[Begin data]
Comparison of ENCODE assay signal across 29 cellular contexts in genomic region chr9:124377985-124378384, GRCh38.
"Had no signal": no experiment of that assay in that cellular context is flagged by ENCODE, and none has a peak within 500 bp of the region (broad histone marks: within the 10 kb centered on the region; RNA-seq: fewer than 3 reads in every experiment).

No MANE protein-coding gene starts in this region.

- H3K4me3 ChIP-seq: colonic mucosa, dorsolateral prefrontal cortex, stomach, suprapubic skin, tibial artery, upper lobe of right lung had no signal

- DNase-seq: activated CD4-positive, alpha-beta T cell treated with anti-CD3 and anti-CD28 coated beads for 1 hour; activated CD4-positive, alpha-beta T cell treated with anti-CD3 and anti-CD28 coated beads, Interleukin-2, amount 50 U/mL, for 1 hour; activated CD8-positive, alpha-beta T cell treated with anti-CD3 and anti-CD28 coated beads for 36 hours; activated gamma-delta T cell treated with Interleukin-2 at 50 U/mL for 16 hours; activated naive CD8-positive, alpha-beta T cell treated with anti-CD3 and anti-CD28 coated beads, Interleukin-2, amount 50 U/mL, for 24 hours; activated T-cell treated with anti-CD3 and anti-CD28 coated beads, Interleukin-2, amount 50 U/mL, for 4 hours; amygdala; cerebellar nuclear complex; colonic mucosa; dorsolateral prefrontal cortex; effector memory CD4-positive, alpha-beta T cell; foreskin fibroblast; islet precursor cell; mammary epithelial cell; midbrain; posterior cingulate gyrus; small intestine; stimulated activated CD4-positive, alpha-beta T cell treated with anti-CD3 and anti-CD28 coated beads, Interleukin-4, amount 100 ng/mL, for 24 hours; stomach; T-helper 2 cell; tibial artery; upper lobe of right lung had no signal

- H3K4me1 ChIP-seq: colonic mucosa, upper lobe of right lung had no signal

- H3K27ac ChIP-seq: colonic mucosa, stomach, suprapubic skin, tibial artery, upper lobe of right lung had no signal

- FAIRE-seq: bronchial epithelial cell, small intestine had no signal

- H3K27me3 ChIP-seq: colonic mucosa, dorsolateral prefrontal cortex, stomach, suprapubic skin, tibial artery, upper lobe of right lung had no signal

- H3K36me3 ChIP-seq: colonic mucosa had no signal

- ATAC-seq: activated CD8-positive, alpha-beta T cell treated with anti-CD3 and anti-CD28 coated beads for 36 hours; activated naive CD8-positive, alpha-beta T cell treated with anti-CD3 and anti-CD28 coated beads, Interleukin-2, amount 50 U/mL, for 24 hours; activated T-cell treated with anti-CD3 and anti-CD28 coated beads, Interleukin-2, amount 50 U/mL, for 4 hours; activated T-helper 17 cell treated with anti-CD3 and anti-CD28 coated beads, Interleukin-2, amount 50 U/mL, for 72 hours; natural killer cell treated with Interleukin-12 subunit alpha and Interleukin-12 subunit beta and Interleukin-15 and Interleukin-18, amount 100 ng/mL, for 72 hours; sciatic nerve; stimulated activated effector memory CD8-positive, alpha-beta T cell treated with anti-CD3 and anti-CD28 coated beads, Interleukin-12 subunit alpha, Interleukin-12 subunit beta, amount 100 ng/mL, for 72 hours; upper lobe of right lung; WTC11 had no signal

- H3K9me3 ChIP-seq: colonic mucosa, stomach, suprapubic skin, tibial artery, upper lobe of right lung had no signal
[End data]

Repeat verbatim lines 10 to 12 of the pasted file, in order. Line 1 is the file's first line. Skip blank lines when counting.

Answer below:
- H3K36me3 ChIP-seq: colonic mucosa had no signal

- ATAC-seq: activated CD8-positive, alpha-beta T cell treated with anti-CD3 and anti-CD28 coated beads for 36 hours; activated naive CD8-positive, alpha-beta T cell treated with anti-CD3 and anti-CD28 coated beads, Interleukin-2, amount 50 U/mL, for 24 hours; activated T-cell treated with anti-CD3 and anti-CD28 coated beads, Interleukin-2, amount 50 U/mL, for 4 hours; activated T-helper 17 cell treated with anti-CD3 and anti-CD28 coated beads, Interleukin-2, amount 50 U/mL, for 72 hours; natural killer cell treated with Interleukin-12 subunit alpha and Interleukin-12 subunit beta and Interleukin-15 and Interleukin-18, amount 100 ng/mL, for 72 hours; sciatic nerve; stimulated activated effector memory CD8-positive, alpha-beta T cell treated with anti-CD3 and anti-CD28 coated beads, Interleukin-12 subunit alpha, Interleukin-12 subunit beta, amount 100 ng/mL, for 72 hours; upper lobe of right lung; WTC11 had no signal

- H3K9me3 ChIP-seq: colonic mucosa, stomach, suprapubic skin, tibial artery, upper lobe of right lung had no signal